Edema disease

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Please read chapter on Colibacillosis first


An acute, often-fatal enterotoxemia of recently weaned pigs caused by a few serotypes ofEscherichia coli. It often is characterized by edema at certain sites, sudden deaths, and occasionally by neurologic signs related to lesions in the -brain.


Edema disease (ED) occurs primarily in recently weaned pigs. It occurs rather frequently in countries that practice intensive swine production. In the US, edema disease is considered sporadic in occurrence, has not been eliminated by modern technologies, and in fact can cause considerable loss in modern production systems.

Historical information

Edema disease is a unique form of colibacillosis first reported in 1938. It was reported only occasionally during each of the next two decades. Following World War II, swine production was intensified and highly nutritious rations were introduced. The frequency of ED then increased. Much of the present information on ED is the result of research completed during the last 25 years.


Edema disease is caused by toxins produced in the small intestine by pathogenic serogroups of Escherichia coli (E. coli). Most have pilus type F18 or F4 (K88), and elaborate shiga-like toxin (variably referred to as SLT-IIe, Stx2e, verotoxin, edema disease principal, neurotoxin, or vasotoxin). Enterocyte receptors for pili are genetically determined and variably present, depending on genotype of the pig. Purified Stx2e given intravenously to experimental pigs results in typical edema disease. Other forms of colibacillosis (diarrhea) can be caused by some of the same pilus types that cause ED but have a different pathogenesis because of the variety of enterotoxins that may be elaborated.


Because outbreaks of ED in nurseries sometimes occur repeatedly, pathogenic serogroups probably persist in the environment of the farrowing rooms and/or nursery or are reintroduced by carrier dams.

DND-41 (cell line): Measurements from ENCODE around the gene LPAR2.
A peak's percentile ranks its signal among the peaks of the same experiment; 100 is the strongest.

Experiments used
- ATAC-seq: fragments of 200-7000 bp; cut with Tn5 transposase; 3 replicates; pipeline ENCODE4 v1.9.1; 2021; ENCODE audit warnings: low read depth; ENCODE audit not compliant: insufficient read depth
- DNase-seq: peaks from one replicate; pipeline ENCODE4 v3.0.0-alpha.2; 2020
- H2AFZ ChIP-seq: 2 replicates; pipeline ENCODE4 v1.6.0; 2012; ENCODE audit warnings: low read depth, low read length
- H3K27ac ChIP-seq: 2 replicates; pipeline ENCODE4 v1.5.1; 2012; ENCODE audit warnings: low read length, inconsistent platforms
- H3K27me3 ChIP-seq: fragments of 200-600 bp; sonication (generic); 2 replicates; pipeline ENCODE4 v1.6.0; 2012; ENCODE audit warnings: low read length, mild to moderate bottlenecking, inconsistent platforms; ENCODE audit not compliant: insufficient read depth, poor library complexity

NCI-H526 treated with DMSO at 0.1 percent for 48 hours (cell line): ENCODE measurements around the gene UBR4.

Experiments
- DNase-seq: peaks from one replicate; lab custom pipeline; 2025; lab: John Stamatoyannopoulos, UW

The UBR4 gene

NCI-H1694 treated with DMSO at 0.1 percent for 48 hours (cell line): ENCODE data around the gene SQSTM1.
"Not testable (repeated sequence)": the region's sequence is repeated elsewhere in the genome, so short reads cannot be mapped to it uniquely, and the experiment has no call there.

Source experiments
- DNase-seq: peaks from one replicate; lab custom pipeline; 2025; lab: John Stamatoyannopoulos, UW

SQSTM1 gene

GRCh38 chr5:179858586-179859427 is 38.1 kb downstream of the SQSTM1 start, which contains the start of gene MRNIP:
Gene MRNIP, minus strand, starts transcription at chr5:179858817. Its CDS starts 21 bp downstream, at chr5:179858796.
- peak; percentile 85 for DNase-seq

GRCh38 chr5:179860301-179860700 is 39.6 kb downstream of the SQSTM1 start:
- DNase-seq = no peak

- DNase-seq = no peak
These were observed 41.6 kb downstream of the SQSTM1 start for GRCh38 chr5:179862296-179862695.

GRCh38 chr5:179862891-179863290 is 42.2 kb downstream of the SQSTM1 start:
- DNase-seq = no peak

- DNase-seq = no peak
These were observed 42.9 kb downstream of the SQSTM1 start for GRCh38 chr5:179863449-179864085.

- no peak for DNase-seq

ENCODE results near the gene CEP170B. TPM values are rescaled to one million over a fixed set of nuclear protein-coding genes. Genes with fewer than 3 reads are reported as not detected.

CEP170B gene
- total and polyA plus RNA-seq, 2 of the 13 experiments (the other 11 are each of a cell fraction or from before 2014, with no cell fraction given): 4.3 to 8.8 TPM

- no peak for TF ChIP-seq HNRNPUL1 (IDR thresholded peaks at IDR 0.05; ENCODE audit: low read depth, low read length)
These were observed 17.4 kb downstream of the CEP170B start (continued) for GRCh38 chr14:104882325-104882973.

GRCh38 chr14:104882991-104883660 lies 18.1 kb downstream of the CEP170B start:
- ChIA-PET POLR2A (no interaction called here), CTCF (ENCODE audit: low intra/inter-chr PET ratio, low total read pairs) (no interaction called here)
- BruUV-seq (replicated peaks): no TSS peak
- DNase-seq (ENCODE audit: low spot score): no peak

Several factors appear to influence the bacteria that cause ED. Specific enterocyte receptors are a function of pig genotype. Some receptors are not present until postweaning. Maternal antibody in colostrum and milk may be a factor. Nutrition also plays a role since ED occurrence can be influenced by ration type and frequency of feeding. High protein diets, certain dietary constituents, and rotavirus may make the intestine more favorable for colonization of enteropathogenic E. coli.


Pathogenic E. coli colonize and proliferate in the small intestine by pilus-mediated attachment to the epithelial cells. Enterotoxins produced by pathogen strains induce the disease, with Stx2e causing damage to small arteries and arterioles. Degenerative angiopathy leads to increased vascular permeability and accumulation of edema at various sites, most notably colon, stomach, small intestine, eyelids, and brain. Damage to vessels in brain can cause malacia in the brain stem and basal ganglia, a feature in subacute stages of the disease having central nervous system (CNS) disturbance. High doses of Stx2e may cause acute hemorrhagic gastroenteritis or sudden death.

Clinical signs

Onset of the disease usually is around two weeks postweaning. Onset often is signaled by finding a few thrifty pigs dead. Morbidity usually is low but mortality is high in pigs that show signs. Signs include anorexia, ataxia, stupor and recumbency often accompanied by paddling and running movements. When caught, affected pigs may respond with an abnormal squeal, a consequence of laryngeal edema. Diarrhea usually is not present in pigs with typical ED but may be present in other pigs in the same group. Swelling of the face and eyelids may or may not be present. Sick pigs die within a few hours or days. The few that survive often have neurologic deficits. The course of ED in a herd usually is around two weeks. However, the disease may reappear as other batches of pigs reach the age group at risk.


Several affected pigs should be necropsied since not all will show typical lesions. In some pigs found dead, congestion of viscera may be the only appreciable gross change. Usually, some will have evidence of edema of subcutis of the face or eyelids, gastric submucosa, or in the mesentery of the spiral colon. Fluid may be increased in the peritoneal cavity, chest or pericardial sac. Occasionally there are hemorrhages under the epicardium or endocardium. The brain may have unique hemorrhagic and malacia lesions in brain stem or basal ganglia in less acutely affected pigs. These lesions are very suggestive of ED.